Monday, August 26, 2013

On Getting Children to "Be A Good _______"

Today I was shopping (ok I was at Target - be quiet you) and I observed a man talking to a shamefaced little boy who focused on that spot on the floor. "Do you want to be a good boy?" the man asked him. No answer. The man repeated the question. Still no answer. So the man walked away from the child (leaving him standing in the foyer of Target alone - pretty sad sight actually).

But I'm not going to focus on that. The man's statements bring up a good question - what does being a good boy MEAN? How does one do this being a good boy thing? Can anyone do it? What do I have to do? What do I have to avoid? Some of you may be thinking, "They should know." And you know what, older kids should for sure. But when we're talking about a really small kid or a kid who is in a brand new environment, we can't say "they should know." We don't know what's expected of us sometimes even as adults. And that's what it boils down to - not knowing the expectations.

As an adult "in charge" of a child, we have to think at their level and speak at their level. I recently took my two sons (ages 3 and 1) to an atypical memorial service. I had options. I could expect them to "behave" or I could let them know what "behaving" meant in this situation and take into account their ages and cognitive abilities to understand instructions in a new situation and follow those instructions. I did the latter. As we drove to the memorial I told Sials (the older one) where we were going and what we could expect to see. I told him how we were expected to behave. There was a whole slew of kids there, so they all kind of banded together and attacked this large hill with lots of rolling and laughing and dirt and the parents (well most of them) were fine with that (but everyone was fine with them enjoying themselves). One child shied away from the others, not even walking up to the hill and watching other kids. "Be careful, don't get dirty, stay by me," I heard his mother say.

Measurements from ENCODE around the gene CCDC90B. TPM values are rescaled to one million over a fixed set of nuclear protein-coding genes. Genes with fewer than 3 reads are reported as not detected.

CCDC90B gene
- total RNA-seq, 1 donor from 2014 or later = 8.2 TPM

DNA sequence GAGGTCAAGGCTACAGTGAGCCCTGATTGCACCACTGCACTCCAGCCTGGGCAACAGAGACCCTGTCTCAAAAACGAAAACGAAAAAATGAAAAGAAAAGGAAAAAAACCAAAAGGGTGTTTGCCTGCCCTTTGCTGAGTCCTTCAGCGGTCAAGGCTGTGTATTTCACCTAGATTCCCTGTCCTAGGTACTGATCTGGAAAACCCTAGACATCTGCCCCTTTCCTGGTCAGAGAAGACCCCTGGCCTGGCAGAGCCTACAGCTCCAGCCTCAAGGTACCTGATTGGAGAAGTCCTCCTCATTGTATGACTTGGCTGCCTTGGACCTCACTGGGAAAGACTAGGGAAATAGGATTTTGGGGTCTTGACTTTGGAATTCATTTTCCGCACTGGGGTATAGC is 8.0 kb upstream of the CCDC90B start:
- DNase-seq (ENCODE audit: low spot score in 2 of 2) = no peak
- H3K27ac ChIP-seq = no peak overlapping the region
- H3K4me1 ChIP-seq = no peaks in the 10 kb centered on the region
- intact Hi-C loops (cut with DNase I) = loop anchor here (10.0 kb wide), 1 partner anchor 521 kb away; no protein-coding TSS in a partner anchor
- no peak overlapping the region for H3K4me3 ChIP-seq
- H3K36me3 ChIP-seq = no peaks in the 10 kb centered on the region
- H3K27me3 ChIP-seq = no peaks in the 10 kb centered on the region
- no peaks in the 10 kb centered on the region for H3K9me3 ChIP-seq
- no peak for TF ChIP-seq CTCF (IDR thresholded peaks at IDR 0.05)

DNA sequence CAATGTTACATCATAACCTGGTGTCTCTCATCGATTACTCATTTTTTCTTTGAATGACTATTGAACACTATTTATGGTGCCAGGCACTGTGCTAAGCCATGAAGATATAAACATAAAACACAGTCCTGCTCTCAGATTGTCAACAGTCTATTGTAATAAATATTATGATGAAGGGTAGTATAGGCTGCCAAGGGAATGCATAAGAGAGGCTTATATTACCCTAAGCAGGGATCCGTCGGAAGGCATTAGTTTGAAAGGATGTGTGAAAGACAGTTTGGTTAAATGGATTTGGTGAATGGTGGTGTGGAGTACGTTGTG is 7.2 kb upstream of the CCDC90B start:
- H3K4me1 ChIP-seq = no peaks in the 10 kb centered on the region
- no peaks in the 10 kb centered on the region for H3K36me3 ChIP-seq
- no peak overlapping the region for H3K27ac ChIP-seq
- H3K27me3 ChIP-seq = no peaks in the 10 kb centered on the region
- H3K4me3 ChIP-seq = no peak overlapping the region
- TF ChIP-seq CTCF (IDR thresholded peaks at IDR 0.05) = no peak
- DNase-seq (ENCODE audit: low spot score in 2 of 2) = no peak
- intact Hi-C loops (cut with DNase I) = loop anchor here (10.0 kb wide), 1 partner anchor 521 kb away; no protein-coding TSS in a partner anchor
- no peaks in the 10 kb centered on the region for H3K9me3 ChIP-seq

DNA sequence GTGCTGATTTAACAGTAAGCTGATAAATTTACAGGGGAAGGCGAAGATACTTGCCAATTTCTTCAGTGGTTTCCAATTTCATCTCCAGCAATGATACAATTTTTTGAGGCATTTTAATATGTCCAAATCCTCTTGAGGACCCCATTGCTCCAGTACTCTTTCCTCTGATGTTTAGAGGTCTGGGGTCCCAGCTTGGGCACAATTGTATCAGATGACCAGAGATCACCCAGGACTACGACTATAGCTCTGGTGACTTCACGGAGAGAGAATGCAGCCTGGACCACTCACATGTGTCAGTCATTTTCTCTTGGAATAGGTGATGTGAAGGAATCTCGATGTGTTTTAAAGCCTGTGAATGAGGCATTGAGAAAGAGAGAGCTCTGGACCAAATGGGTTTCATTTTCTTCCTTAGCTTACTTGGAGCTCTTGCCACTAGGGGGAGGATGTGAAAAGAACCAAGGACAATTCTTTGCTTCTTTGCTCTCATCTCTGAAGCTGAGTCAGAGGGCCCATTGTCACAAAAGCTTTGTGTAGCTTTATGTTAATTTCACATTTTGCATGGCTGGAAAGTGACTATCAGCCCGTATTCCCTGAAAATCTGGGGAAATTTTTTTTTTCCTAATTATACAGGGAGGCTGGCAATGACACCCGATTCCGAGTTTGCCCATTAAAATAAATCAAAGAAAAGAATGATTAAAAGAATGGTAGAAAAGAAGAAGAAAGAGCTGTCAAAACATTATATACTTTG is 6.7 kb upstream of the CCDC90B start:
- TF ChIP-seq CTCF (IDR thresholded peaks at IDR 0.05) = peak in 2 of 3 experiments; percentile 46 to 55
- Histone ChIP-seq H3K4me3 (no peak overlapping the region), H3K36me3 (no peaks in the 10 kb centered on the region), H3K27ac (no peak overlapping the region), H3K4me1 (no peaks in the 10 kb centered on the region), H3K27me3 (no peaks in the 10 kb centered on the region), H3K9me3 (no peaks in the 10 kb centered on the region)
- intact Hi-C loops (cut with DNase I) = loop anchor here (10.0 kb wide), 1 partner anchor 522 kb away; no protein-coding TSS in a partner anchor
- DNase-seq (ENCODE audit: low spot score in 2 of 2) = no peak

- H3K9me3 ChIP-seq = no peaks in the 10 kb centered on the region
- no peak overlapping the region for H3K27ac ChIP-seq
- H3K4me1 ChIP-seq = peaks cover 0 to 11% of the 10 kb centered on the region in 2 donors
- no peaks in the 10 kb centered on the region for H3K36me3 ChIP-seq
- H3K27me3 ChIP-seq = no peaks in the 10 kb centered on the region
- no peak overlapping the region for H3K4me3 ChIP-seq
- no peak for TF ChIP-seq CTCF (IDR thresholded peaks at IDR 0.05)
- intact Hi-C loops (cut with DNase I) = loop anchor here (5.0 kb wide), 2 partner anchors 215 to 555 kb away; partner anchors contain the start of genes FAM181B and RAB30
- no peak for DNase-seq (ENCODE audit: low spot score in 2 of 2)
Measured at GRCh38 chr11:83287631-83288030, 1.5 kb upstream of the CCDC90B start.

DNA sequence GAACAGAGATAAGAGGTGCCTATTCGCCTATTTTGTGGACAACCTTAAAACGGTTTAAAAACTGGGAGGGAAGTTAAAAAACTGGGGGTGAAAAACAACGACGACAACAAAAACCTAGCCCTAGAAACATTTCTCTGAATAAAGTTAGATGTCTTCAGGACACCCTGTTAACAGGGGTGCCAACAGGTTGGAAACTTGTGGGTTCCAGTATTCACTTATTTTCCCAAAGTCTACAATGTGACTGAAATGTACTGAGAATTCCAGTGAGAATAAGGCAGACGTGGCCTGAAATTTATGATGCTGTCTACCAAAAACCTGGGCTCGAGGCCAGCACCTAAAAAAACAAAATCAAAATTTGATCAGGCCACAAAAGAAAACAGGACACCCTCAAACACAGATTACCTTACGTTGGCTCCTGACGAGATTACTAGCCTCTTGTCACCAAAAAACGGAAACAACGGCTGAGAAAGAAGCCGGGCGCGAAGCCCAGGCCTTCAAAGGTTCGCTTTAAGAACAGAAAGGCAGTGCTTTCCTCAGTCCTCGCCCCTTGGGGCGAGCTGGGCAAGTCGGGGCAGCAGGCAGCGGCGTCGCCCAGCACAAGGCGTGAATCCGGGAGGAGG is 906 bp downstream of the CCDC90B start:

Whether we agree with her or not, she set the "be a good boy" limits for him and he did follow them. If we want children to behave, think of it as a game. I can't play if I don't know the rules. I can't play well if I don't know where the playing field is. What's allowed? What's not tolerated? How do I score? If we can't give them these bits of information, then how can we expect them to follow the rules that we haven't given them access to?

So how do you get your child to "be a good XX or XY?" You tell them how. You reinforce the behaviors that move toward the goal ("You're doing such a great job listening today. I really appreciate that."). We punish (or ignore if possible) behaviors that don't move toward the goal ("We already said there's no jumping off the bleachers, didn't we? What did we say would happen if we did? That's right, time out, so you're going to sit in time out for 3 minutes."). Let them know the rules. Level the playing field. Allow the child to play "right" instead of punishing them or chastising them for not playing right.

What behaviors have you tried to instill in your children to make them "good" boys or girls? How did you do it?